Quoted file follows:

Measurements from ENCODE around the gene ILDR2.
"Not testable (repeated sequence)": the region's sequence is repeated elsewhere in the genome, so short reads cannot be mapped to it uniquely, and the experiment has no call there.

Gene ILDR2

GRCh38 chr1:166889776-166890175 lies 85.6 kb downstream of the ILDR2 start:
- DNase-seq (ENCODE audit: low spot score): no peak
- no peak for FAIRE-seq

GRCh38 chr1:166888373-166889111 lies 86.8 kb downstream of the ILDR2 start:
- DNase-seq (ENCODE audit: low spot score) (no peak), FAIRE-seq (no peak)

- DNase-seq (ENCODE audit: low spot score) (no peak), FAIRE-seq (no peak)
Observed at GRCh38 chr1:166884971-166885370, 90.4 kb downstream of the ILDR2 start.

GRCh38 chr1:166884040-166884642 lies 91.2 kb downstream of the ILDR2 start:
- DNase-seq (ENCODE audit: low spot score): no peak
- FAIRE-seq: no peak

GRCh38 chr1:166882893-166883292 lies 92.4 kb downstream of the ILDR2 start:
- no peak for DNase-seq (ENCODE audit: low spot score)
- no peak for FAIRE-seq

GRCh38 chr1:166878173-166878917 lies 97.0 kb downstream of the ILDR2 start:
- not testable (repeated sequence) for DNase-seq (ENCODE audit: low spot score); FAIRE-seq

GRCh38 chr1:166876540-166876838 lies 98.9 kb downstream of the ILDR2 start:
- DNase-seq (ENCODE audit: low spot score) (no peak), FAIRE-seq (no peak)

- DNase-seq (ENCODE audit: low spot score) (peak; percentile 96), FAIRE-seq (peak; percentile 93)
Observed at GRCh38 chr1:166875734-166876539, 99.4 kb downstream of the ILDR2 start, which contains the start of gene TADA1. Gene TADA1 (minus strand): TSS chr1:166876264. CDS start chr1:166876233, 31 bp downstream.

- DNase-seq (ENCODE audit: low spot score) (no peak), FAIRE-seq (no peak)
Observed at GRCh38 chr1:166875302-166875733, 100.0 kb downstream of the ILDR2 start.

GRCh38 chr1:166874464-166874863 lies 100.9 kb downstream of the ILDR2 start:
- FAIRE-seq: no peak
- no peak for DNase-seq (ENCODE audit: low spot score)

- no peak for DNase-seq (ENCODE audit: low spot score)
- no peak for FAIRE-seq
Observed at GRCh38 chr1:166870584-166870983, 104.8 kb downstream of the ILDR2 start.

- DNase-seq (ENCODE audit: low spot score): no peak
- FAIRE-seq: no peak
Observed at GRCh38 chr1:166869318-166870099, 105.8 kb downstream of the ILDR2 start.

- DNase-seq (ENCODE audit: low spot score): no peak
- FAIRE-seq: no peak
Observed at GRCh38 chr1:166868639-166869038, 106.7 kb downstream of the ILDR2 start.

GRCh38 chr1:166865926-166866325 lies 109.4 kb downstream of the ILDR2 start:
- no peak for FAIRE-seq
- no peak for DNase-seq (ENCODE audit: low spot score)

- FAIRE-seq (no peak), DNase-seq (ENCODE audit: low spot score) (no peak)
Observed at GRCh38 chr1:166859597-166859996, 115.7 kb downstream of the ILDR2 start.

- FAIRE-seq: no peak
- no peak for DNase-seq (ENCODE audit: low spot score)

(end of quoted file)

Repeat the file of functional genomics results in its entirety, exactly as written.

Measurements from ENCODE around the gene ILDR2.
"Not testable (repeated sequence)": the region's sequence is repeated elsewhere in the genome, so short reads cannot be mapped to it uniquely, and the experiment has no call there.

Gene ILDR2

GRCh38 chr1:166889776-166890175 lies 85.6 kb downstream of the ILDR2 start:
- DNase-seq (ENCODE audit: low spot score): no peak
- no peak for FAIRE-seq

GRCh38 chr1:166888373-166889111 lies 86.8 kb downstream of the ILDR2 start:
- DNase-seq (ENCODE audit: low spot score) (no peak), FAIRE-seq (no peak)

- DNase-seq (ENCODE audit: low spot score) (no peak), FAIRE-seq (no peak)
Observed at GRCh38 chr1:166884971-166885370, 90.4 kb downstream of the ILDR2 start.

GRCh38 chr1:166884040-166884642 lies 91.2 kb downstream of the ILDR2 start:
- DNase-seq (ENCODE audit: low spot score): no peak
- FAIRE-seq: no peak

GRCh38 chr1:166882893-166883292 lies 92.4 kb downstream of the ILDR2 start:
- no peak for DNase-seq (ENCODE audit: low spot score)
- no peak for FAIRE-seq

GRCh38 chr1:166878173-166878917 lies 97.0 kb downstream of the ILDR2 start:
- not testable (repeated sequence) for DNase-seq (ENCODE audit: low spot score); FAIRE-seq

GRCh38 chr1:166876540-166876838 lies 98.9 kb downstream of the ILDR2 start:
- DNase-seq (ENCODE audit: low spot score) (no peak), FAIRE-seq (no peak)

- DNase-seq (ENCODE audit: low spot score) (peak; percentile 96), FAIRE-seq (peak; percentile 93)
Observed at GRCh38 chr1:166875734-166876539, 99.4 kb downstream of the ILDR2 start, which contains the start of gene TADA1. Gene TADA1 (minus strand): TSS chr1:166876264. CDS start chr1:166876233, 31 bp downstream.

- DNase-seq (ENCODE audit: low spot score) (no peak), FAIRE-seq (no peak)
Observed at GRCh38 chr1:166875302-166875733, 100.0 kb downstream of the ILDR2 start.

GRCh38 chr1:166874464-166874863 lies 100.9 kb downstream of the ILDR2 start:
- FAIRE-seq: no peak
- no peak for DNase-seq (ENCODE audit: low spot score)

- no peak for DNase-seq (ENCODE audit: low spot score)
- no peak for FAIRE-seq
Observed at GRCh38 chr1:166870584-166870983, 104.8 kb downstream of the ILDR2 start.

- DNase-seq (ENCODE audit: low spot score): no peak
- FAIRE-seq: no peak
Observed at GRCh38 chr1:166869318-166870099, 105.8 kb downstream of the ILDR2 start.

- DNase-seq (ENCODE audit: low spot score): no peak
- FAIRE-seq: no peak
Observed at GRCh38 chr1:166868639-166869038, 106.7 kb downstream of the ILDR2 start.

GRCh38 chr1:166865926-166866325 lies 109.4 kb downstream of the ILDR2 start:
- no peak for FAIRE-seq
- no peak for DNase-seq (ENCODE audit: low spot score)

- FAIRE-seq (no peak), DNase-seq (ENCODE audit: low spot score) (no peak)
Observed at GRCh38 chr1:166859597-166859996, 115.7 kb downstream of the ILDR2 start.

- FAIRE-seq: no peak
- no peak for DNase-seq (ENCODE audit: low spot score)